Original Will
Some lawyers will store your original Will, others won’t.

When I was a newly-minted lawyer, I sought and welcomed advice from more experienced estate planning attorneys. I still do. Over and over again I heard “Keep your client’s original Will.” When I asked why, I received many answers, among them:

  • Clients lose them;
  • Clients write on them (can make the Will invalid);
  • We’ve always done it that way;
  • Clients expect us to keep them;
  • When the client dies, the family will have to call us for the original Will (for probate); and
  • We can sell all of the Wills to another lawyer when we want to retire.

Some of the answers seemed reasonable, but then I also heard about the costs and problems of keeping all of those Wills. You see, they have to hold onto them because they have no way to know who’s still alive, who’s dead, or who did a new Will with another lawyer. So they pile up. And as lawyers change firms or retire, and as firms buy each other out, the storage problems get worse. Some records are stored on paper, microfiche, and even old floppy disks. Boxes and boxes are stored offsite (not in fire-proof safes) incurring more expenses for the law firm. And the new administrative assistant can’t find a particular Will when someone is looking for it.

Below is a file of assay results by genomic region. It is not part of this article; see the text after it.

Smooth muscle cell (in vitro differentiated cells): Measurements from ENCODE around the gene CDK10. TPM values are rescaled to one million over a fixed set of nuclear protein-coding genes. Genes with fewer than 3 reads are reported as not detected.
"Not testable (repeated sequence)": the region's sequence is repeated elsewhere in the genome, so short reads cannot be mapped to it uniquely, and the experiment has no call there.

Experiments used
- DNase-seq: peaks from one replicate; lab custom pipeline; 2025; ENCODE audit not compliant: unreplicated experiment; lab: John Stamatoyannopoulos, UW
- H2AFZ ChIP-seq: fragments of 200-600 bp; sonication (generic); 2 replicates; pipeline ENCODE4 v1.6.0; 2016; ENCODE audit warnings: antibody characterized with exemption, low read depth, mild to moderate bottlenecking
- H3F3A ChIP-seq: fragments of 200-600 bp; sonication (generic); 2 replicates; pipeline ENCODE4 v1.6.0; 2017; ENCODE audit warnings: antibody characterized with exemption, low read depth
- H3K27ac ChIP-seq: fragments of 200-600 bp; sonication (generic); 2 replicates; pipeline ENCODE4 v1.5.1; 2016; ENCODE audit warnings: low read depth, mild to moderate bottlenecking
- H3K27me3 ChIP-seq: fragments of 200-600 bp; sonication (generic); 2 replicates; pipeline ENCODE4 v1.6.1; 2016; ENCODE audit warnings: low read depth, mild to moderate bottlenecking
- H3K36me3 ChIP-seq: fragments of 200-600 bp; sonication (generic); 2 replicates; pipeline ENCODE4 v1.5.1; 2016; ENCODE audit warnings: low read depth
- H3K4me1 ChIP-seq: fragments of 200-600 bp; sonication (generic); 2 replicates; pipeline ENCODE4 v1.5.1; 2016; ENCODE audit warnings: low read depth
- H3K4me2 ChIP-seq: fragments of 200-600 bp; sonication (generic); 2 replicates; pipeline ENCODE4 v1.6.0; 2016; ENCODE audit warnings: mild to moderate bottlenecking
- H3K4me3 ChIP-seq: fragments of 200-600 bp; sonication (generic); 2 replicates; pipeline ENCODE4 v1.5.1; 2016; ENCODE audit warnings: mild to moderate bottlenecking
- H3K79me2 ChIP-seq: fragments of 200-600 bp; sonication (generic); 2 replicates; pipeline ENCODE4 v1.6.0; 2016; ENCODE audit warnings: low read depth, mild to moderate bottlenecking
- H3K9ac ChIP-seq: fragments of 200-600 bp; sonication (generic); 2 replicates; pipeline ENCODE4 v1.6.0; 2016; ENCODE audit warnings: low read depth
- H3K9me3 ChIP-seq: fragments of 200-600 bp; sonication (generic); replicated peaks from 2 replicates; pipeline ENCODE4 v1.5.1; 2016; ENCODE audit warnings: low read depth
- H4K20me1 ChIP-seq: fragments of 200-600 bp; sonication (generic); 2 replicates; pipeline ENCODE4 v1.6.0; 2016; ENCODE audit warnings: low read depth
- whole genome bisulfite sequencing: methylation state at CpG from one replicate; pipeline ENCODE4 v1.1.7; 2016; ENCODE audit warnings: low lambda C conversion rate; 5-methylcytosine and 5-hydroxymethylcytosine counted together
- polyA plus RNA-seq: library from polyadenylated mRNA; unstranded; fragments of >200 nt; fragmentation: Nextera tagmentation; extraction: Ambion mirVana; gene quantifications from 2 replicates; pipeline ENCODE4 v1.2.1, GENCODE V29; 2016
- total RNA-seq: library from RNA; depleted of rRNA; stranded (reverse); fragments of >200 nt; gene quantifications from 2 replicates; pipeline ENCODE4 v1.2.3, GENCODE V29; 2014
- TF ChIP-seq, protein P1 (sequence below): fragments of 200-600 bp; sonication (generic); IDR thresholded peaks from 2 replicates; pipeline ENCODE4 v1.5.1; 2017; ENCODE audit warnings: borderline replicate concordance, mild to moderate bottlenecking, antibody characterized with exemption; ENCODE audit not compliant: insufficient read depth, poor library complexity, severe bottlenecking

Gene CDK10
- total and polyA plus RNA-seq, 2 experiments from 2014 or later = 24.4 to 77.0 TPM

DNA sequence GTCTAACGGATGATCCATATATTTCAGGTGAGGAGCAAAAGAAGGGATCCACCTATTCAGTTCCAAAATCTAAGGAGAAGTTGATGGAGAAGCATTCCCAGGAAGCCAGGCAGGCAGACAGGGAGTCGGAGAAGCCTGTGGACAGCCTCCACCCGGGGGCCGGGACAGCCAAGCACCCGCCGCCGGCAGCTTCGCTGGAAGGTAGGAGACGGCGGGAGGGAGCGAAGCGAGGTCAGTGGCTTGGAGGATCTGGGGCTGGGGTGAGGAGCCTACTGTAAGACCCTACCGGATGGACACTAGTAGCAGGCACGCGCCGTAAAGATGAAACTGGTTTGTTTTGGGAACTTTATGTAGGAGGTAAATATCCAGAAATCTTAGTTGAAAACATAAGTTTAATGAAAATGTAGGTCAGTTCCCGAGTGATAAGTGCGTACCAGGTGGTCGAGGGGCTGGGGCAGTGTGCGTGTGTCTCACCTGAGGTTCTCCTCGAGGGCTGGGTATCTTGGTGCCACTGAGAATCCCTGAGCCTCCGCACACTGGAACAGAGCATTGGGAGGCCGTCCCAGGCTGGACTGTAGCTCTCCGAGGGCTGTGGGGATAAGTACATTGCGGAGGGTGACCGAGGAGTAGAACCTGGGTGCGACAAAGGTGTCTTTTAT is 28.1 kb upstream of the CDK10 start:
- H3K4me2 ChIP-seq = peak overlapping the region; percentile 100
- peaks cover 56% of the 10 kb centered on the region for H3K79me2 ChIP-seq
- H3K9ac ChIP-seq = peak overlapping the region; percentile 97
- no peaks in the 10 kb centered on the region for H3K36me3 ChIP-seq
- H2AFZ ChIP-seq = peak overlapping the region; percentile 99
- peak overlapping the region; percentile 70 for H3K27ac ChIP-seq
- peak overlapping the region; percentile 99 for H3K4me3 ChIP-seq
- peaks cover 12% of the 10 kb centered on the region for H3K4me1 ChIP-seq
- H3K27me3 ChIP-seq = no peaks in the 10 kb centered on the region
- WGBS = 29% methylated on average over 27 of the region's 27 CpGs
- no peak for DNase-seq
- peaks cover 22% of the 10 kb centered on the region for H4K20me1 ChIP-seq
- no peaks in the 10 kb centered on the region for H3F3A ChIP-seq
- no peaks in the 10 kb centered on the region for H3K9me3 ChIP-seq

So, while I did keep some of my clients’ original Wills when I first started out, I stopped pretty quickly. I do keep a PDF copy for a few years, but I send all of my clients’ original documents home with them. Who better to protect their important documents from fire and hurricanes than the owner of those documents? And it’s so much easier for families to find an original Will in a safe or file cabinet than to try to track down the lawyer who drafted it 20 years ago and hope someone knows where that Will is stored. I don’t believe in holding Wills hostage in the hope that the bereaved family will call my office when probate is needed. I want people to call me because they want excellent service.

So, should your lawyer keep your original Will? In Florida, there’s no requirement that he or she does. It’s really up to your lawyer … and you.

Other articles you may find interesting:

Whose Estate Plan Is It, Anyway?

What is an Antilapse Statute?

***Want to learn more about how to protect your family from the government, lawsuits, accidental disinheritance, or nursing homes? Click THIS LINK to book a seat at one of our upcoming fun and educational workshops.***

Mind Your Business

In this video, Cindy discusses why you need to take your business seriously, maintain all the appropriate documentation, and disclose your ownership interests and any requested documents with your estate planning attorney to avoid potential future problems.

Other articles/videos you may find interesting:

Preparing to Meet with an Estate Planning Attorney

What Happens if I Die Without a Will?

***Want to learn more about how to protect your family from the government, lawsuits, accidental disinheritance, or nursing homes? Click THIS LINK to book a seat at one of our upcoming fun and educational workshops.***